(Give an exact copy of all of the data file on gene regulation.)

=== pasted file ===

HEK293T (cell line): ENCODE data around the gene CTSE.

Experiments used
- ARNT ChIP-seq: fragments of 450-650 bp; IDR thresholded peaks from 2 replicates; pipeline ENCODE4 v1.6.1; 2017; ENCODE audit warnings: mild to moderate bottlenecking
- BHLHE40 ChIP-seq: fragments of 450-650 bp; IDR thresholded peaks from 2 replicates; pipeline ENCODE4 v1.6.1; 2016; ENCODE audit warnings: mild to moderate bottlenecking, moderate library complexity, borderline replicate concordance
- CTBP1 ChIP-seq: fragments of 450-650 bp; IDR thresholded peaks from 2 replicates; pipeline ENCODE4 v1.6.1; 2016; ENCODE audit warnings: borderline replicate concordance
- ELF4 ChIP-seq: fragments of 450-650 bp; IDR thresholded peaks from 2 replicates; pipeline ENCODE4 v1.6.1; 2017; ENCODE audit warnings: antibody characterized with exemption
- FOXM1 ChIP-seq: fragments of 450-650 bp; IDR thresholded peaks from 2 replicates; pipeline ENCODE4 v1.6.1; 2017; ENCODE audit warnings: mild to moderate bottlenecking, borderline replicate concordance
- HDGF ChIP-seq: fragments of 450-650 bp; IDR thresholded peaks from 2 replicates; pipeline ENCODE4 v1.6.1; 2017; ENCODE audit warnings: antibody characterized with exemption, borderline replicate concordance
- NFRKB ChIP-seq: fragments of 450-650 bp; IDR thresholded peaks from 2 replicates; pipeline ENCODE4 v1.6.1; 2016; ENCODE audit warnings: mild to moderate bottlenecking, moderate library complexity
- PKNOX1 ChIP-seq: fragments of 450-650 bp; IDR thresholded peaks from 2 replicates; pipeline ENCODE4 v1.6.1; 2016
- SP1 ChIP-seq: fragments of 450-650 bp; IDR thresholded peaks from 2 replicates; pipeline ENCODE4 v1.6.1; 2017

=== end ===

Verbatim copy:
HEK293T (cell line): ENCODE data around the gene CTSE.

Experiments used
- ARNT ChIP-seq: fragments of 450-650 bp; IDR thresholded peaks from 2 replicates; pipeline ENCODE4 v1.6.1; 2017; ENCODE audit warnings: mild to moderate bottlenecking
- BHLHE40 ChIP-seq: fragments of 450-650 bp; IDR thresholded peaks from 2 replicates; pipeline ENCODE4 v1.6.1; 2016; ENCODE audit warnings: mild to moderate bottlenecking, moderate library complexity, borderline replicate concordance
- CTBP1 ChIP-seq: fragments of 450-650 bp; IDR thresholded peaks from 2 replicates; pipeline ENCODE4 v1.6.1; 2016; ENCODE audit warnings: borderline replicate concordance
- ELF4 ChIP-seq: fragments of 450-650 bp; IDR thresholded peaks from 2 replicates; pipeline ENCODE4 v1.6.1; 2017; ENCODE audit warnings: antibody characterized with exemption
- FOXM1 ChIP-seq: fragments of 450-650 bp; IDR thresholded peaks from 2 replicates; pipeline ENCODE4 v1.6.1; 2017; ENCODE audit warnings: mild to moderate bottlenecking, borderline replicate concordance
- HDGF ChIP-seq: fragments of 450-650 bp; IDR thresholded peaks from 2 replicates; pipeline ENCODE4 v1.6.1; 2017; ENCODE audit warnings: antibody characterized with exemption, borderline replicate concordance
- NFRKB ChIP-seq: fragments of 450-650 bp; IDR thresholded peaks from 2 replicates; pipeline ENCODE4 v1.6.1; 2016; ENCODE audit warnings: mild to moderate bottlenecking, moderate library complexity
- PKNOX1 ChIP-seq: fragments of 450-650 bp; IDR thresholded peaks from 2 replicates; pipeline ENCODE4 v1.6.1; 2016
- SP1 ChIP-seq: fragments of 450-650 bp; IDR thresholded peaks from 2 replicates; pipeline ENCODE4 v1.6.1; 2017